Marcolina Salvador

"We do not worry about having to go out and sell.”

Marcolina Salvador Hidalgo, Chachahuantla, Puebla, Mexico

Marcolina Salvador Hidalgo is the representative for Sihua Tlanzoncame Tlaiquitinime, (women weavers and embroiderers) from Chachahuantla, Puebla, a small village in the mountains of east-central Mexico. She has been practicing traditional crafts of the area since she was a child, working in cut and confection of garments, as well as embroidery. “It is a part of me,” Marcolina said of her work. “It identifies where I am from.”

The group of Chachahuantla artisans focuses on blending “traditional embroidery and new designs with traditional iconographies,” she said. Chachahuantla has two meanings: the place where quartz is abundant and the place where water falls and resounds. The artisans in Chachahuantla first banded together 18 years ago, selling their handmade goods in markets and expos. Six years later, they joined La Red Niu Matat Napawika, a network of more than 3,000 artisans across the entire country of Mexico. In this way, the makers in Chachahuantla were connected with Wondor.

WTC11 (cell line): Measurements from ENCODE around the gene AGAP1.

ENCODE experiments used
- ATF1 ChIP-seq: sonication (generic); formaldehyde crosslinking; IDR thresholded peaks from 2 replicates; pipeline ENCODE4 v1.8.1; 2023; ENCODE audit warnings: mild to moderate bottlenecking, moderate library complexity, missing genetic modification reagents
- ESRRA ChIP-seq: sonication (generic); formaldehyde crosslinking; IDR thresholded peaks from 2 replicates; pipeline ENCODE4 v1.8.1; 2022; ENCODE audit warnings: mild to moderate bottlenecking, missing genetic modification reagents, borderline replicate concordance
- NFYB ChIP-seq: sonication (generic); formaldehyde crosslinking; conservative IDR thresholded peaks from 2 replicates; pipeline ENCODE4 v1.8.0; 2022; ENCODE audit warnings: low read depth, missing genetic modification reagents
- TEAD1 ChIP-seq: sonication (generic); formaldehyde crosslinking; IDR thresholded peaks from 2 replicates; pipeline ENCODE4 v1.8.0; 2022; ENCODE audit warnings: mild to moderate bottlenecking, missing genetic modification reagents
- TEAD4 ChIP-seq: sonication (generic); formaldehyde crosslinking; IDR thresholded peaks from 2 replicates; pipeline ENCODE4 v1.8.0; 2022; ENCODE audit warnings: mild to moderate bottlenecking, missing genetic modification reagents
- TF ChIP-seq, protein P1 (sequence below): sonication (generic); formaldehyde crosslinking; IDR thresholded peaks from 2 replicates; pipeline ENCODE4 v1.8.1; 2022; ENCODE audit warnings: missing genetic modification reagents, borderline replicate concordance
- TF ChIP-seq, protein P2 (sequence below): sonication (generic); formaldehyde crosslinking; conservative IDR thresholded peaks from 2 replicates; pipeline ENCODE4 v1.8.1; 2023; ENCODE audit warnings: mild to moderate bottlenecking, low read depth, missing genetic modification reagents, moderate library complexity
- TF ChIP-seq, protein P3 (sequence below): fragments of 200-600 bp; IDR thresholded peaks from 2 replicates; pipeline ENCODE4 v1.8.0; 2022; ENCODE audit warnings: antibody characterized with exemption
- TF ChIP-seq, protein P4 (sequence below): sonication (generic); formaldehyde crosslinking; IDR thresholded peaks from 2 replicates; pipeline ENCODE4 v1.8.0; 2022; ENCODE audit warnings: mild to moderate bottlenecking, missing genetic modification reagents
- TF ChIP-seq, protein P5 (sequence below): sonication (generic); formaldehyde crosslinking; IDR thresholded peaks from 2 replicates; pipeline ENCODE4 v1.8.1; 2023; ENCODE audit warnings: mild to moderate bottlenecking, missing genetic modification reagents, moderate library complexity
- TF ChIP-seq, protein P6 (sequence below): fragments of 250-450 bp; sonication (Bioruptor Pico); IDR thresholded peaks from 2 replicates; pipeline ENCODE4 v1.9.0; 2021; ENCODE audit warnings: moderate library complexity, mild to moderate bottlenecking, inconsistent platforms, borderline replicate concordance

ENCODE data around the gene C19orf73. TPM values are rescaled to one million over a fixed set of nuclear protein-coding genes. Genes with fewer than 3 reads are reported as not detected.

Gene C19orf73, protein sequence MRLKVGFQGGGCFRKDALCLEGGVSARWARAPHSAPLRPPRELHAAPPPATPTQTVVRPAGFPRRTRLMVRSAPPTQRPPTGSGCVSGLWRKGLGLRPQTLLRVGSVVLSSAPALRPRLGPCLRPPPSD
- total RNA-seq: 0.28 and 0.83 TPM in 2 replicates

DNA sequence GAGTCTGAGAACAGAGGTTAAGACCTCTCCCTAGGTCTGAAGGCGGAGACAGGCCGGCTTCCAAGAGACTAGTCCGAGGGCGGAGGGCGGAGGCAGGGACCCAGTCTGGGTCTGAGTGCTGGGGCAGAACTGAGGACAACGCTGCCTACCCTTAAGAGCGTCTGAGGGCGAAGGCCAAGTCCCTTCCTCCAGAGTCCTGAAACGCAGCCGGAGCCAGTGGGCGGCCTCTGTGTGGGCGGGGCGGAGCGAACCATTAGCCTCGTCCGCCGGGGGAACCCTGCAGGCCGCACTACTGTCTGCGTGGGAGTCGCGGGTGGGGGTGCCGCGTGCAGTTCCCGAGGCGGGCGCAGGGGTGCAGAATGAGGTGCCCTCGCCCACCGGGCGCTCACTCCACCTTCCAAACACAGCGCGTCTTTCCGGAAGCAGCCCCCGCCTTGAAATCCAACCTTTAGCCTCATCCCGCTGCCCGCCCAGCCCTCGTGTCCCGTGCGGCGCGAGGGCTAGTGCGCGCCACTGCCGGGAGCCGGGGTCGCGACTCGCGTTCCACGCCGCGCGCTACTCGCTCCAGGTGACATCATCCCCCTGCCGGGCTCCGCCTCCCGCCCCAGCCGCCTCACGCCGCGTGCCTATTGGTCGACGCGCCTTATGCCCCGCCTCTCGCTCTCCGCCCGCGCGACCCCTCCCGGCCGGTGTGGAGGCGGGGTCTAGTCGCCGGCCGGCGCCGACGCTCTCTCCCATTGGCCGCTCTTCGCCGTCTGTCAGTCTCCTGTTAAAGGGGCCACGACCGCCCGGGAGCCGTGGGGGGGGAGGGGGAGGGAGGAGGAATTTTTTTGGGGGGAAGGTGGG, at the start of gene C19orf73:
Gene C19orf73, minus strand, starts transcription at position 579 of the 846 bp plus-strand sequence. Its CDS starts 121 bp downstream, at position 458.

My experience with Wondor has been very important for our community,” Marcolina said, “because it is work that is assured. It’s different than it was before because it’s already confirmed; we do not worry about having to go out and sell.” Marcolina added that her work in traditional crafts helps her to provide for her children— Isabel, Santiago, and Emiliano. “Isabel is in high school,” she said, “and is already learning to embroider.”